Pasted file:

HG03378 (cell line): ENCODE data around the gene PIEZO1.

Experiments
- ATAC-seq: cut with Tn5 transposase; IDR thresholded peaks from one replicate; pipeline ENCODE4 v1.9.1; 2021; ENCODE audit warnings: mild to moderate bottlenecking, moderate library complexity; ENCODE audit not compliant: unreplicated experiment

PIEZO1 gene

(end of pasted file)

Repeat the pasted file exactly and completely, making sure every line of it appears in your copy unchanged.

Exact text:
HG03378 (cell line): ENCODE data around the gene PIEZO1.

Experiments
- ATAC-seq: cut with Tn5 transposase; IDR thresholded peaks from one replicate; pipeline ENCODE4 v1.9.1; 2021; ENCODE audit warnings: mild to moderate bottlenecking, moderate library complexity; ENCODE audit not compliant: unreplicated experiment

PIEZO1 gene